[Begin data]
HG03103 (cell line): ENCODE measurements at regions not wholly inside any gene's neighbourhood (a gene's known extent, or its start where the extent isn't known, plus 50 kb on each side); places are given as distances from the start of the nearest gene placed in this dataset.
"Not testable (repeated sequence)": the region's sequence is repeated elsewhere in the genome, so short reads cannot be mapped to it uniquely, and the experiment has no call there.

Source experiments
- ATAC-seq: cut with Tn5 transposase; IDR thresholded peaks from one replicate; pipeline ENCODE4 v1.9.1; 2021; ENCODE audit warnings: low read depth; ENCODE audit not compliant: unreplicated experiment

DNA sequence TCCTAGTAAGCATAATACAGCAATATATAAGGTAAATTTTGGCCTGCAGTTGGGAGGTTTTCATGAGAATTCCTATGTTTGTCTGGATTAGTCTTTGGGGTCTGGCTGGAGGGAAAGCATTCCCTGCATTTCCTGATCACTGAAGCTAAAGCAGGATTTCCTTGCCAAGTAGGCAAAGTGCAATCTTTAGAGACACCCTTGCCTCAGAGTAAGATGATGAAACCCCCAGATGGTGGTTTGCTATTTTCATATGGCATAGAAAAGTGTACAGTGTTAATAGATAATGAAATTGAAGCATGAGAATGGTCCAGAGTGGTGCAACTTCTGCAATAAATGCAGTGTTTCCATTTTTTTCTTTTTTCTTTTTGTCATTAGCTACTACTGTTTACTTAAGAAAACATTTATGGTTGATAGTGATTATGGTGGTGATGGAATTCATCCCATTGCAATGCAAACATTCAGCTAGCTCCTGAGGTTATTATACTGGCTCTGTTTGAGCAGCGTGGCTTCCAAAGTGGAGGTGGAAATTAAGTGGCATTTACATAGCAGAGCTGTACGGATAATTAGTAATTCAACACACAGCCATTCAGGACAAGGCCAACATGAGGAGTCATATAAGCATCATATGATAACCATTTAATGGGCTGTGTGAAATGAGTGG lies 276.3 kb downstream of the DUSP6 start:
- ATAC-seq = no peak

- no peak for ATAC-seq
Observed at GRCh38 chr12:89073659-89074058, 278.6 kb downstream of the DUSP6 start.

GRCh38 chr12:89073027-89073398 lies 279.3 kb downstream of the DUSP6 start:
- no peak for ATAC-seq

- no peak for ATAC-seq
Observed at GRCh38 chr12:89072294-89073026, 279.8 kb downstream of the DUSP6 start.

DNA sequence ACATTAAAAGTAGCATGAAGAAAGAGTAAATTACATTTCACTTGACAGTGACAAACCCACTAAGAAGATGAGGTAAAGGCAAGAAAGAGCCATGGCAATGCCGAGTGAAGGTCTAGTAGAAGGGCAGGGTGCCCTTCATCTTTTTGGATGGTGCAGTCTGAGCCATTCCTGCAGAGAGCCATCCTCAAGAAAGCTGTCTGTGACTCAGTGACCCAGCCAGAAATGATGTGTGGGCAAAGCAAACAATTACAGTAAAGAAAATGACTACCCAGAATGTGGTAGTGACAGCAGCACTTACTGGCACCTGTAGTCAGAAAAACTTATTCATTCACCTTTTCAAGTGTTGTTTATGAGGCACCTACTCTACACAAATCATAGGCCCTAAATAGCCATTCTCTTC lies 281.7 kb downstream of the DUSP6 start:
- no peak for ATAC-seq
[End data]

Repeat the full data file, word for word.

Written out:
HG03103 (cell line): ENCODE measurements at regions not wholly inside any gene's neighbourhood (a gene's known extent, or its start where the extent isn't known, plus 50 kb on each side); places are given as distances from the start of the nearest gene placed in this dataset.
"Not testable (repeated sequence)": the region's sequence is repeated elsewhere in the genome, so short reads cannot be mapped to it uniquely, and the experiment has no call there.

Source experiments
- ATAC-seq: cut with Tn5 transposase; IDR thresholded peaks from one replicate; pipeline ENCODE4 v1.9.1; 2021; ENCODE audit warnings: low read depth; ENCODE audit not compliant: unreplicated experiment

DNA sequence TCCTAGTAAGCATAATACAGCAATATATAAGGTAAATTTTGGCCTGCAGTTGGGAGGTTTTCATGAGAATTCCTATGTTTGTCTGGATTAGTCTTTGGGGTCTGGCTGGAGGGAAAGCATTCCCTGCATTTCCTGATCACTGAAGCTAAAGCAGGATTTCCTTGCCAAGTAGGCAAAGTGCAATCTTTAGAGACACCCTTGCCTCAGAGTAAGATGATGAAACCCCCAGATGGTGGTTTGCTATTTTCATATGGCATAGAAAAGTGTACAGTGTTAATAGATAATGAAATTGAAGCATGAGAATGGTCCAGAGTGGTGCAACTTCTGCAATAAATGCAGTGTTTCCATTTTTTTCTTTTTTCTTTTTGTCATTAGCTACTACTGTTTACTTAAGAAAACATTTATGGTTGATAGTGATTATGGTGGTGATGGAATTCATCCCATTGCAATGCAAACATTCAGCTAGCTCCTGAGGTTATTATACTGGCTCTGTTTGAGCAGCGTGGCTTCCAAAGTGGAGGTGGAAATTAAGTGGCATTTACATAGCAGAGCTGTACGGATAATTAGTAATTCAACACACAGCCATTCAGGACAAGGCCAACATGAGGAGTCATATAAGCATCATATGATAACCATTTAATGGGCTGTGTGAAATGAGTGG lies 276.3 kb downstream of the DUSP6 start:
- ATAC-seq = no peak

- no peak for ATAC-seq
Observed at GRCh38 chr12:89073659-89074058, 278.6 kb downstream of the DUSP6 start.

GRCh38 chr12:89073027-89073398 lies 279.3 kb downstream of the DUSP6 start:
- no peak for ATAC-seq

- no peak for ATAC-seq
Observed at GRCh38 chr12:89072294-89073026, 279.8 kb downstream of the DUSP6 start.

DNA sequence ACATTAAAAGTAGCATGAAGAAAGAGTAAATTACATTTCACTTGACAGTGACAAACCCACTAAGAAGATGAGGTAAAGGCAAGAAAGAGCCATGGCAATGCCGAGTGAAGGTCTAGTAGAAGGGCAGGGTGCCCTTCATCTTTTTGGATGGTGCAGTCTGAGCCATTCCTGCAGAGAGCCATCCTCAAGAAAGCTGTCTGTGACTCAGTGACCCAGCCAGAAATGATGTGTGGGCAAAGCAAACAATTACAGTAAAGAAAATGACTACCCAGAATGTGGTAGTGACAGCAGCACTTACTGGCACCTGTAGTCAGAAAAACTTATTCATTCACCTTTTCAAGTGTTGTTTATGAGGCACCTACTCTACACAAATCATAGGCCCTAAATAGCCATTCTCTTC lies 281.7 kb downstream of the DUSP6 start:
- no peak for ATAC-seq